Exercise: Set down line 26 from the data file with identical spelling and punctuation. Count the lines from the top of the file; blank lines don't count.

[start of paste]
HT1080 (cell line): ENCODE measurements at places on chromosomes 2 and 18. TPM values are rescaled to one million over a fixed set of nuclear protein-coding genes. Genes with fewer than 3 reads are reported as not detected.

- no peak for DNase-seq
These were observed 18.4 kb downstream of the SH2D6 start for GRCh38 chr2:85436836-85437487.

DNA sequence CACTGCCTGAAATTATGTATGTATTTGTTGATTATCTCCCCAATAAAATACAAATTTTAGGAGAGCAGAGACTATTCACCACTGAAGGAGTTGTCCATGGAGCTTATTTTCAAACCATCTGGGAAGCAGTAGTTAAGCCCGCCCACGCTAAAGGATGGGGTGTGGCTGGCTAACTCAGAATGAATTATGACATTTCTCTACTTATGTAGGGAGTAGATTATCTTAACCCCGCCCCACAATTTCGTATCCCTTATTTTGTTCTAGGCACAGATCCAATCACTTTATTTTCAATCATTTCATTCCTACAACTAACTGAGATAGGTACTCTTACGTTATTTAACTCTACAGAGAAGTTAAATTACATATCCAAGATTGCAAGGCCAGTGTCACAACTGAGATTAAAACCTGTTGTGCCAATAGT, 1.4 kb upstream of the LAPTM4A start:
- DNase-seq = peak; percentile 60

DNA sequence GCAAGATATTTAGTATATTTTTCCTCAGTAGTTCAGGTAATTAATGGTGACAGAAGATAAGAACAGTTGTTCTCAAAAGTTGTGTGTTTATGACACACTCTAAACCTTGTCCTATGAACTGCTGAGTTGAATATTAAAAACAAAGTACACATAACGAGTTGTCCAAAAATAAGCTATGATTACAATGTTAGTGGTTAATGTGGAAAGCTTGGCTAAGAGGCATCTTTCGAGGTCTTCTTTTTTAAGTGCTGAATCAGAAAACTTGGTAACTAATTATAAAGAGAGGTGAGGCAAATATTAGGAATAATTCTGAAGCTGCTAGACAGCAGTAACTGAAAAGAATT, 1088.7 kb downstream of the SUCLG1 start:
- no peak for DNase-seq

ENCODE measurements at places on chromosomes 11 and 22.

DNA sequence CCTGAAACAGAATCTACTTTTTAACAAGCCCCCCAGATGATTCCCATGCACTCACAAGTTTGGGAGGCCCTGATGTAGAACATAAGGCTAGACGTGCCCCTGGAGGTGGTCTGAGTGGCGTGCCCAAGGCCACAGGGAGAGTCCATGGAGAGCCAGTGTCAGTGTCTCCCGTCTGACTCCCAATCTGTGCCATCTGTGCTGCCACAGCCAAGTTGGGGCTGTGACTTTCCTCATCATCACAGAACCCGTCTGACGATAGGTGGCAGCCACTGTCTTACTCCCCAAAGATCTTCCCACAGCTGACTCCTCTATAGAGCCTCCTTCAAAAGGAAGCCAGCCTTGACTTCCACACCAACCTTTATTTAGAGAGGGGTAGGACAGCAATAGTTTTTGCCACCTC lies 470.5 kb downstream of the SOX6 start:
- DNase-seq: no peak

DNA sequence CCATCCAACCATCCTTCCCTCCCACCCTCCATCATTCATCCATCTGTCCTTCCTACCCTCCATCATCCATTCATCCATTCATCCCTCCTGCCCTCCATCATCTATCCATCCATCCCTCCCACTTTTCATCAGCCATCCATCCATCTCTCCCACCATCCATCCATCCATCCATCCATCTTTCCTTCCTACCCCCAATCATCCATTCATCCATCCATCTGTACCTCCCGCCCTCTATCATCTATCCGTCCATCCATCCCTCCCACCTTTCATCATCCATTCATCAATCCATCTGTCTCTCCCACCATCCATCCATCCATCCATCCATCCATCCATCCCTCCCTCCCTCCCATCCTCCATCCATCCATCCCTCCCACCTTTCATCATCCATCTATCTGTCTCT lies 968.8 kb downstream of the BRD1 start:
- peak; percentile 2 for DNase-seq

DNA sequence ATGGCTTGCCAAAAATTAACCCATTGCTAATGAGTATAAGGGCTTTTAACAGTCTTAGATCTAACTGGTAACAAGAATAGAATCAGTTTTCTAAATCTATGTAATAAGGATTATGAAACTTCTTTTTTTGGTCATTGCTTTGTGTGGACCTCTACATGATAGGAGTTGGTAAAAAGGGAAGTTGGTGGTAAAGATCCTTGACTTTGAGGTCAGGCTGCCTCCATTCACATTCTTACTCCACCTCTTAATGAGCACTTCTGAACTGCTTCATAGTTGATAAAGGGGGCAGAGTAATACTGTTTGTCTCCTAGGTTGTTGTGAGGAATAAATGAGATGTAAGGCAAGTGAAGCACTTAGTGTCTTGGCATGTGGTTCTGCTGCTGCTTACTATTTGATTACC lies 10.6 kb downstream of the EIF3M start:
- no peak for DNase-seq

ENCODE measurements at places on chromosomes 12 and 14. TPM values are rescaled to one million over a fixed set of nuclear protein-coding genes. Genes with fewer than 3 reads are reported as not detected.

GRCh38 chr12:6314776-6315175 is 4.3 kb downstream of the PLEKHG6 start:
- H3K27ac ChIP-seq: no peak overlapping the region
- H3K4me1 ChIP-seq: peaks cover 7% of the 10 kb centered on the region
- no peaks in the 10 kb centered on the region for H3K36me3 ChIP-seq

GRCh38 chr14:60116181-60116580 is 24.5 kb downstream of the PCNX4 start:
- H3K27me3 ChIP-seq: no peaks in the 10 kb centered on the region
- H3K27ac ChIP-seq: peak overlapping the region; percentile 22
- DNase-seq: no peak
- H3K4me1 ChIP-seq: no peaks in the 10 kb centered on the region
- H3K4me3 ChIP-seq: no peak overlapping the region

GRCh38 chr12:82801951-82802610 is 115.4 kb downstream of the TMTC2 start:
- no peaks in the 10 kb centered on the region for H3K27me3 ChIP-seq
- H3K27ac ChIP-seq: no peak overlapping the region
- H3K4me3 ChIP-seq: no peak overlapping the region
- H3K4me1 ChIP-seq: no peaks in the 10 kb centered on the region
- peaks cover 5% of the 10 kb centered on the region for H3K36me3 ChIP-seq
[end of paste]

GRCh38 chr12:82801951-82802610 is 115.4 kb downstream of the TMTC2 start: